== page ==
Australia to invest $96b in roads as part of 'contribute and build' budget

PERTH (REUTERS) - The Australian government will co-fund an A$82 billion (S$96 billion) road infrastructure plan to help stimulate investment and create jobs as the impact of the country's mining boom fades, Treasurer Joe Hockey said on Sunday.

In a television interview ahead of his government's first annual budget, to be delivered next week, Hockey announced the plan to spend more than A$40 billion on roads over the next six years, to be topped up by some A$42 billion from state governments and private investors.

"We are laying a plan for the biggest increase in road expenditure in Australian history," Hockey told the Channel Nine Network. "That is tens of thousands of new jobs, but most importantly, it is going to address the significant drop-off in investment in construction in Australia associated with mining investment coming off."

He dubbed the economic blueprint his government will deliver on May 13 a "contribute and build" budget.

Australia's A$1.5 trillion economy sailed through the global financial crisis, but a slump in mining investment and a sluggish response to record low interest rates has hit government tax income as expenditure continues to grow.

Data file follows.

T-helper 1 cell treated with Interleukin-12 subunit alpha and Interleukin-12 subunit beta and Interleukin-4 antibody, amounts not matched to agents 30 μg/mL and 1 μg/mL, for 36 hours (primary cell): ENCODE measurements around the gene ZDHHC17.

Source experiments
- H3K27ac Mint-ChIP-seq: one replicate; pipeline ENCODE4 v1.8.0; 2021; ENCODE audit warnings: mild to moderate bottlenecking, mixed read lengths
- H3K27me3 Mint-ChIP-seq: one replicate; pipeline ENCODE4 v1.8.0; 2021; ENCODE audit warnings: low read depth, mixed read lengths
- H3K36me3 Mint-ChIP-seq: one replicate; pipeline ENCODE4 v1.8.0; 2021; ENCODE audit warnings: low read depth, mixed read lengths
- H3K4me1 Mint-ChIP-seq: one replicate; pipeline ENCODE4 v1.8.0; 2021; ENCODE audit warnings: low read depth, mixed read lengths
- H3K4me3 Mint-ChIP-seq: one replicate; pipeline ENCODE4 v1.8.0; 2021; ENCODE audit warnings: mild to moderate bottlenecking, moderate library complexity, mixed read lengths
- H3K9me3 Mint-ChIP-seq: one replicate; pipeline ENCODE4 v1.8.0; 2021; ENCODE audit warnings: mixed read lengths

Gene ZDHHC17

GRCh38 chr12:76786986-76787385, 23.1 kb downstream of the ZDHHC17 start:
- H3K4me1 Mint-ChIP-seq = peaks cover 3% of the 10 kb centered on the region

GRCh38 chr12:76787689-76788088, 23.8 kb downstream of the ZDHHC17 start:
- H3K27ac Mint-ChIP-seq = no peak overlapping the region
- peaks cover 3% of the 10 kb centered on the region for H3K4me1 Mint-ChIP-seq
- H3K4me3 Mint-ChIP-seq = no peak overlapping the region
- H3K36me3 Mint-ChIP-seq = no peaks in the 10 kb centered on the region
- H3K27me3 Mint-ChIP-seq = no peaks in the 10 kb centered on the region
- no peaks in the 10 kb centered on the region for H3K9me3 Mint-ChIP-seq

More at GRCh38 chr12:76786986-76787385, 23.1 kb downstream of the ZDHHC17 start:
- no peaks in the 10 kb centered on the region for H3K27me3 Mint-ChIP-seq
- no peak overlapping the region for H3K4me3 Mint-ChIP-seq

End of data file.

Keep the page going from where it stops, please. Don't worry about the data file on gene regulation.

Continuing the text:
Prime Minister Tony Abbott and his government have been preparing voters for big spending cuts ahead of the May 13 budget to deal with deficits forecast at A$47 billion this year and totalling A$123 billion over the next four years.

Abbott swept to power last September promising to bring the budget back under control and aiming to become known as "the infrastructure prime minister."

Hockey refused to comment on a widely speculated increase in petrol tax, but said revenue from any such hike would be invested in road projects. "If we are going to make any changes to fuel excise it will go into roads," he said.

In the lead-up to the budget the government has flagged a temporary income tax levy on higher income earners, a compulsory new fee for visiting a doctor and an increase in the retirement age to 70.

The government has argued that all sections of society must contribute to lowering costs and reducing the deficit. It has proposed that the salaries of politicians and senior public servants be frozen, Hockey said. "I think we have got to send a clear message to the electorate that whatever we are asking the electorate to contribute to the budget repair task, we are going to contribute ourselves as well."

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